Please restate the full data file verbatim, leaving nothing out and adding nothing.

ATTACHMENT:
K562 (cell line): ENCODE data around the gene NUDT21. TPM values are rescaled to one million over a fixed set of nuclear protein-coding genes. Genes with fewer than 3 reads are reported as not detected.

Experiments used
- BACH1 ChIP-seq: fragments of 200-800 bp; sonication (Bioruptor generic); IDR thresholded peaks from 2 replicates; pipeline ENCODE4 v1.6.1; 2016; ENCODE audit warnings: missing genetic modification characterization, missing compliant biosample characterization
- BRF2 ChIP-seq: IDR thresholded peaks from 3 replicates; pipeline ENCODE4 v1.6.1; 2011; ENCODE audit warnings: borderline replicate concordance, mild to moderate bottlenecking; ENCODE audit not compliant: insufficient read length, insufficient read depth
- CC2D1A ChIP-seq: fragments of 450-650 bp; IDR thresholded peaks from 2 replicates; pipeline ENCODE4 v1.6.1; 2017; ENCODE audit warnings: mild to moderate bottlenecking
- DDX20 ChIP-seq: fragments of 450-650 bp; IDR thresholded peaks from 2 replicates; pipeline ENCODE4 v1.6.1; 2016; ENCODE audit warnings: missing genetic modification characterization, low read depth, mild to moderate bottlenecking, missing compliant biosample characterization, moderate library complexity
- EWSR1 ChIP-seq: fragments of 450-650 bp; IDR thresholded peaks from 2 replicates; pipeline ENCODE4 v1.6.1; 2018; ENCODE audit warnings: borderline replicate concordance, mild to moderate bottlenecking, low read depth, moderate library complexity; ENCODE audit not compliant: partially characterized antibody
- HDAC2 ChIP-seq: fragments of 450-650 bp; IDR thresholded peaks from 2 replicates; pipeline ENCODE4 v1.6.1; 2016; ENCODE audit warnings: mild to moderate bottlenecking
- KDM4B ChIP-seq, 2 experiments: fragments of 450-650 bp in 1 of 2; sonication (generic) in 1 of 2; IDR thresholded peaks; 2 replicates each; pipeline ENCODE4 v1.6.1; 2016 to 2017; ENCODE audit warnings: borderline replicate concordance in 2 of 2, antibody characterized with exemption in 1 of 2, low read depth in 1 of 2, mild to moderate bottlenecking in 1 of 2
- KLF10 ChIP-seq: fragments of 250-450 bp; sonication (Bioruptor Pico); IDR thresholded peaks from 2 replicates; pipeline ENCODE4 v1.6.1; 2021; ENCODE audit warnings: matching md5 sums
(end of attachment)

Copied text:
K562 (cell line): ENCODE data around the gene NUDT21. TPM values are rescaled to one million over a fixed set of nuclear protein-coding genes. Genes with fewer than 3 reads are reported as not detected.

Experiments used
- BACH1 ChIP-seq: fragments of 200-800 bp; sonication (Bioruptor generic); IDR thresholded peaks from 2 replicates; pipeline ENCODE4 v1.6.1; 2016; ENCODE audit warnings: missing genetic modification characterization, missing compliant biosample characterization
- BRF2 ChIP-seq: IDR thresholded peaks from 3 replicates; pipeline ENCODE4 v1.6.1; 2011; ENCODE audit warnings: borderline replicate concordance, mild to moderate bottlenecking; ENCODE audit not compliant: insufficient read length, insufficient read depth
- CC2D1A ChIP-seq: fragments of 450-650 bp; IDR thresholded peaks from 2 replicates; pipeline ENCODE4 v1.6.1; 2017; ENCODE audit warnings: mild to moderate bottlenecking
- DDX20 ChIP-seq: fragments of 450-650 bp; IDR thresholded peaks from 2 replicates; pipeline ENCODE4 v1.6.1; 2016; ENCODE audit warnings: missing genetic modification characterization, low read depth, mild to moderate bottlenecking, missing compliant biosample characterization, moderate library complexity
- EWSR1 ChIP-seq: fragments of 450-650 bp; IDR thresholded peaks from 2 replicates; pipeline ENCODE4 v1.6.1; 2018; ENCODE audit warnings: borderline replicate concordance, mild to moderate bottlenecking, low read depth, moderate library complexity; ENCODE audit not compliant: partially characterized antibody
- HDAC2 ChIP-seq: fragments of 450-650 bp; IDR thresholded peaks from 2 replicates; pipeline ENCODE4 v1.6.1; 2016; ENCODE audit warnings: mild to moderate bottlenecking
- KDM4B ChIP-seq, 2 experiments: fragments of 450-650 bp in 1 of 2; sonication (generic) in 1 of 2; IDR thresholded peaks; 2 replicates each; pipeline ENCODE4 v1.6.1; 2016 to 2017; ENCODE audit warnings: borderline replicate concordance in 2 of 2, antibody characterized with exemption in 1 of 2, low read depth in 1 of 2, mild to moderate bottlenecking in 1 of 2
- KLF10 ChIP-seq: fragments of 250-450 bp; sonication (Bioruptor Pico); IDR thresholded peaks from 2 replicates; pipeline ENCODE4 v1.6.1; 2021; ENCODE audit warnings: matching md5 sums